Some random thoughts from around home
I’m still way behind in my blogging, this is one of the photos that I have saved yet to go into a post.
If you’re familiar with the trout lily, you’d know that they flower here in Michigan towards the end of April, first of May, I’m still that far behind.
Anyway, I’m going to throw a few random thoughts together, and see if I can build a coherent post around them.
When I was looking for a computer to replace my old laptop, I had settled on a 21.5 inch display iMac, with extra ram in order to run Lightroom. Then, I found out that getting extra ram made the computer a special order item, so for about the same price, I purchased a 27 inch display iMac, but with only the standard amount of ram, thinking that I would add more later. That was a wise choice, I absolutely love the larger display, and Apple charges $200 per 8 GB or additional ram, while I can purchase it and install it myself for $50 per 8 Gb, a huge savings!
It’s not that the new iMac is slow, hardly, it screams compared to my ten-year old laptop, but more ram will help when I am running Lightroom, or it should.
I got two more species of birds towards my Photo Life List yesterday, eared grebes…
…and red-throated grebes.
Going back to my last post on identifying birds, I was working on it for a few days, and between my last trip to Muskegon, when I got the grebes, and the comments that were made by readers, I had an idea. I thought about turning a few photos into black and white images devoid of any color or other ways to ID the birds other than by shape.
You can see that grebes ride low in the water, have small pointed bills, long , thin necks, and that their heads are triangular-shaped, rather than round, like most ducks. But, I ran into several problems, the first being that most ducks have at least small patches of white on them, so they don’t convert to B&W as well as the grebe did. Then, I’d have to catch each species that I was going to do at the same relative angle, so viewers would have the best frame of reference to go by, and finally, getting all the species to appear at their correct relative size to one another.
I did do a conversion of the easiest species of duck, just to show what I had in mind.
Even with an almost all black species of duck, that bright yellow portion of its bill would be something that I would have to find a way to change. It would be much, much worse doing most species of ducks that have lighter, or even white areas within their plumage.
I’m sure that there’s a way I could do that, but it would mean hours and hours of work, time that I don’t have right now.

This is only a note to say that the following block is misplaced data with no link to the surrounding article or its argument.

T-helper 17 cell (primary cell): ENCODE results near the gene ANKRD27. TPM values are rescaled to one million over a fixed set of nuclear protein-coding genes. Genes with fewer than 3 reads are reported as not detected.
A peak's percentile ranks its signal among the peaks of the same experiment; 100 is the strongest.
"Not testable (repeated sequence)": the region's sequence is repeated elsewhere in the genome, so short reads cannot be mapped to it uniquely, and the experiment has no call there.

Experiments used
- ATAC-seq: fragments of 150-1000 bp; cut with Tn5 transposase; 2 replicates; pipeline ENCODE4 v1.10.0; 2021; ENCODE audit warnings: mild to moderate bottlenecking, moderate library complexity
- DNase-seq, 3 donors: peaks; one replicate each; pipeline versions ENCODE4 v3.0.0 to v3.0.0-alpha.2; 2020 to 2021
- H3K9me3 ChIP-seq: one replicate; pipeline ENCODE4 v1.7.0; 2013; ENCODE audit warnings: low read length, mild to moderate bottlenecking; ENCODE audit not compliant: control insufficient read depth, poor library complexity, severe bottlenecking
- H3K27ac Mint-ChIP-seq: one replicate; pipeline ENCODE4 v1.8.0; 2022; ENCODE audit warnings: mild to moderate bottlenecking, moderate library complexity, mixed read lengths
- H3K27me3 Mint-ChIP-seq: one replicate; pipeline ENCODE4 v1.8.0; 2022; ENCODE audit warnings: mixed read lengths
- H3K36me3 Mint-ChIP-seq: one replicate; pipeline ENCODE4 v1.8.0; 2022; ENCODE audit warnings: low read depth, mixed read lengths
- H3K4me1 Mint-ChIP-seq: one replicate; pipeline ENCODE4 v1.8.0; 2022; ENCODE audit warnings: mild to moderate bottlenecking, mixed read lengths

Besides, Cornell University has put together a series of videos that does much better explaining how to identify birds than I could ever hope to, here’s the link
Anyway, my backpack to hold my camera gear arrived today, and so I loaded it up, boy, did I ever. It’s heavy, that’s for sure, I don’t know how far I’ll be able to tote it, but it is comfortable, with wide, well padded straps and more than enough room for me to put all the stuff I would like with me, other than a birding set-up, which I’ll carry in my hands as always. I’d show you photos, but all but my two longest lenses are in the pack, along with my flash unit and LED light. I’d have to take it outdoors to photograph it. 😉
I may find that I can do without an item or two, and it may be surprising that one of them is the Tokina macro lens. I’ve said that it’s the sharpest lens that I own, the only rival is the Canon 70-200 mm f/4 L series lens. But, that lens won’t do macros, or it wouldn’t until I purchased the extension tubes.
That’s what I can do with the 70-200 mm lens and the extension tubes. I think that it’s just as sharp as the Tokina, and with better color rendition to boot!
But on the other hand, this is what the Tokina can do without extension tubes.
By the way, the butterfly was shot with the 7D Mk II, the fly with one of the 60D bodies. Isn’t it a bummer to have so much very good gear that I have a hard time choosing what to use?
I may have to though, not only is the pack that I bought very heavy when fully loaded, it isn’t very convenient either. I have to take the pack off, un-strap the tripod, unbuckle two straps, then unzip the main compartment to get to the extra body or any of the lenses. It would be ideal for when I go to a specific place to take specific photos, as during many of the recent vacations that I’ve taken. Having to do so much to get to my gear would be fine when I got to a scenic spot to shoot landscapes, or to an area where I was going to shoot many species of flowers all close to one another. But, to have to do all of what is required to access the second body for a macro shot of a flower I see along the trail seems a bit much, and I’d likely skip it and do the best that I could with which ever long lens I happen to be carrying that day.